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We owe it to shop workers to ensure they are protected

4 min read

Violent attacks on retail workers are on the increase. The law must offer them stronger protection, says Alex Norris 


On Tuesday 9th October, I will be speaking in the House of Commons chamber to make the case for attacks on retail workers while doing their jobs to be treated as aggravated assaults and therefore be subject to higher prison sentence. I hope this will be the start of campaign that will lead to real change for shop workers.

Change that is urgently needed. According to the shop workers union USDAW, the number of assaults and threats made by customers against shop workers sharply increased in 2017, after five years of steady decline; and the terrifying experience of being violently attacked simply for doing your job now affects 265 shop workers every day.

USDAW also found that in 2017 two thirds of retail staff were verbally abused by customers, up from half in 2016. More than four out of ten had been threatened with violence, up from less than 30 per cent the year before. Four per cent of shop workers surveyed said they had been physically assaulted by customers in 2017, the highest figure since 2012.

Just last month, my Labour colleague Chris Bryant MP saw his Private Members Bill, the Assaults on Emergency Workers (Offences) Bill, receive Royal Assent and become law. This Bill changed the law so that assaults against emergency workers doing their jobs would also be treated as aggravated, and the maximum prison term for people found guilty would increase similarly.

I fully supported this Bill during its passage through Parliament and was pleased that colleagues from all parties agreed. Of course, it’s easy to see why Chris’s bill gained government and public backing. Who could possibly argue against better protection for police officers, for paramedics, for firefighters, for prison officers, for search and rescue personnel or for custody officers? All these brave people go to work and risk their lives to provide services we couldn’t manage without. And rightly so, they should be protected, and deserve the extra protection this new legislation affords them.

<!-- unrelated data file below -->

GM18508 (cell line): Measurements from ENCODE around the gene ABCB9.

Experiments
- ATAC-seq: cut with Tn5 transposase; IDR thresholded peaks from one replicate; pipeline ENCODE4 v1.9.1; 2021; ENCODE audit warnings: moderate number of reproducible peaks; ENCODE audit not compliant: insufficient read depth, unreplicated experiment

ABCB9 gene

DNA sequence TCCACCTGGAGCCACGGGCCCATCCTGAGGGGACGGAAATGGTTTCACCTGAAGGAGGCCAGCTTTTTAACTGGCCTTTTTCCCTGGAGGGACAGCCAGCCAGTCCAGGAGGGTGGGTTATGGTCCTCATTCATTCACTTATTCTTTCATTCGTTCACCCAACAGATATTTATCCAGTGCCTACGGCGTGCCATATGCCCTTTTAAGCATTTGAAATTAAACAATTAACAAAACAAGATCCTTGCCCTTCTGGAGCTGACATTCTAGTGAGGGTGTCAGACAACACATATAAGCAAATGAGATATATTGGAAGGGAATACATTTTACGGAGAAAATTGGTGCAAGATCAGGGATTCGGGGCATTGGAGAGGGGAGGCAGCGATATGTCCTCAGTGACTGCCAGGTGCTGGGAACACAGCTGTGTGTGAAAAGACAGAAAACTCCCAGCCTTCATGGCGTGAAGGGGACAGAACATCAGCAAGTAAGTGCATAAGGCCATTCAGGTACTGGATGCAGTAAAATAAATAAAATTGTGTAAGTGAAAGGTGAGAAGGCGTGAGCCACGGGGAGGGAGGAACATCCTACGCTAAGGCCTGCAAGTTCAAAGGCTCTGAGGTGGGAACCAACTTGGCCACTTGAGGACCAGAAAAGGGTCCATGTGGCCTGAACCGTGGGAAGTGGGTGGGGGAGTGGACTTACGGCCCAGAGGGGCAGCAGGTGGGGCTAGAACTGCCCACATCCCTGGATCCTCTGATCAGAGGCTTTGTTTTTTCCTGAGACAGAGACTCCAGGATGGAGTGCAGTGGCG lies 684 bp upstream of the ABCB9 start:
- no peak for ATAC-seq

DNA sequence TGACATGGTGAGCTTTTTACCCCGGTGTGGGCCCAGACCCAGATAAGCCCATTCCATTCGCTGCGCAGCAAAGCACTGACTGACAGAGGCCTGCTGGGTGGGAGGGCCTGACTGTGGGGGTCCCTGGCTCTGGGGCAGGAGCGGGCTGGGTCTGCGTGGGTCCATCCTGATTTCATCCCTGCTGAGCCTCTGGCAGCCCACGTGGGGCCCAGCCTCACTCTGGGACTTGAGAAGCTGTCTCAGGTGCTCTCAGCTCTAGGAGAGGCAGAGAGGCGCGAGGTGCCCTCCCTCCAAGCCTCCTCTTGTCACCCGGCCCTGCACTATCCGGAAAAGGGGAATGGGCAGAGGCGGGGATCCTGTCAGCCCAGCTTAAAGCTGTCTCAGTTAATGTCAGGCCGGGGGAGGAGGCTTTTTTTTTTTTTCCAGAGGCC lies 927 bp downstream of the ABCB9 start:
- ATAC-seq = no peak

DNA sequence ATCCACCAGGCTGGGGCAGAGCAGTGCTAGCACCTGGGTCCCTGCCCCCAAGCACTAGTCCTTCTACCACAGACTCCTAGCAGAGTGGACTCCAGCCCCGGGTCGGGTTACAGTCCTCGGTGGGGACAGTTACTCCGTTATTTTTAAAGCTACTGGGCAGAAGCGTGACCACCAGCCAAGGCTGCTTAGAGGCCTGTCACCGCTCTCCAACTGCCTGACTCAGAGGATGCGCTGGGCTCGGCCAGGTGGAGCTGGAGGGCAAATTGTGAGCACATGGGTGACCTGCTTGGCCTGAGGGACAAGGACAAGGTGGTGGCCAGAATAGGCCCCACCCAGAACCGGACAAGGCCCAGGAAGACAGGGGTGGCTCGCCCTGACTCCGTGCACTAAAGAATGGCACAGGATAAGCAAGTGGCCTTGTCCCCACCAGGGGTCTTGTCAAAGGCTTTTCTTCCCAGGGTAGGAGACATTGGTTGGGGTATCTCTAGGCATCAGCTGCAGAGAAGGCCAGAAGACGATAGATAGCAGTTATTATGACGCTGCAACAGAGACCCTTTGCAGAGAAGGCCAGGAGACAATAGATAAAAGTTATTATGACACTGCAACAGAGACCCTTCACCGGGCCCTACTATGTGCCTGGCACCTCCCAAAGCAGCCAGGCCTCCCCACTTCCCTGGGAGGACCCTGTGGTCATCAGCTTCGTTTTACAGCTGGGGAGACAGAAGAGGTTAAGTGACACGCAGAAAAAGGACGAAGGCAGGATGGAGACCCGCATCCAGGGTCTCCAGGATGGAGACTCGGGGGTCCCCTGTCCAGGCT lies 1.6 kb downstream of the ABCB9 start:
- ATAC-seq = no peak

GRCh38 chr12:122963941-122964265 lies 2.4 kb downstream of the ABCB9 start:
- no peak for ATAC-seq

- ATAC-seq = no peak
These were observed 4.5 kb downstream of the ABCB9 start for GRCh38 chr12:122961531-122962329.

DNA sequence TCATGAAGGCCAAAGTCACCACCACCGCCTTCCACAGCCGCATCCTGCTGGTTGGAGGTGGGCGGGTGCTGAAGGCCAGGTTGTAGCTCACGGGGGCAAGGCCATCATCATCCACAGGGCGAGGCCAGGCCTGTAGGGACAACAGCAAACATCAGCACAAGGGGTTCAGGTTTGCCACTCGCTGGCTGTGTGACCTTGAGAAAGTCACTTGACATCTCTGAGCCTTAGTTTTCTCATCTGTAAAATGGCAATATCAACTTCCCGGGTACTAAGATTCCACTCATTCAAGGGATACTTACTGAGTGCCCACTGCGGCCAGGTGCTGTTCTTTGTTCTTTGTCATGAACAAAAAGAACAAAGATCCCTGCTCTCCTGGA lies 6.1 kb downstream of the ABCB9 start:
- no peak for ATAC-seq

While I strongly believe that anyone assaulted while doing their job should be afforded additional protections by the law, what it is that sets retail workers apart – like the very nature of the job sets emergency workers apart – is that they have been entrusted with an important civic responsibility that goes beyond the duties and responsibilities that any employer would give an employee. Over many years and many laws, shop workers have been made responsible, by Parliament, for effectively policing the law on the sale of alcohol, knives, glue and now acid on behalf of us all.

Sad to say it is almost inevitable that these items will attract trouble, but enforcing the laws surrounding them is an important job that must be done. It is Parliament that has given retail workers this responsibility, so I believe Parliament should be providing them with appropriate protection. Currently I am not sure we have this balance right. Indeed, the surveys show that 80% of shop workers think a new law is needed.

The Co-operative Party and its 37 Labour & Co-op MPs are proud to be working with Usdaw to call on Parliament to legislate for better protection for shop workers. That means taking forward the proposals in my Bill but also adopting an amendment by David Hanson MP to the Offensive Weapons Bill, due to be debated on 15 October.

I am looking forward to standing up in the House of Commons and making this case, and hope that my colleagues from all parties will show the same gratitude to our retail workers for accepting and carrying out this public duty. Let us do our part by granting them the protection they deserve. 

Alex Norris is the Labour & Co-operative MP for Nottingham North. His Ten Minute Rule Motion is on Tuesday 9th October

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